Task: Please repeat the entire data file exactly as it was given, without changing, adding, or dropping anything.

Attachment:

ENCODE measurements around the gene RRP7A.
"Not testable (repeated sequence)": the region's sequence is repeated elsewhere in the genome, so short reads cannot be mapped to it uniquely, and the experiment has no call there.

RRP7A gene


ENCODE measurements around the gene RRP7A.
"Not testable (repeated sequence)": the region's sequence is repeated elsewhere in the genome, so short reads cannot be mapped to it uniquely, and the experiment has no call there.

RRP7A gene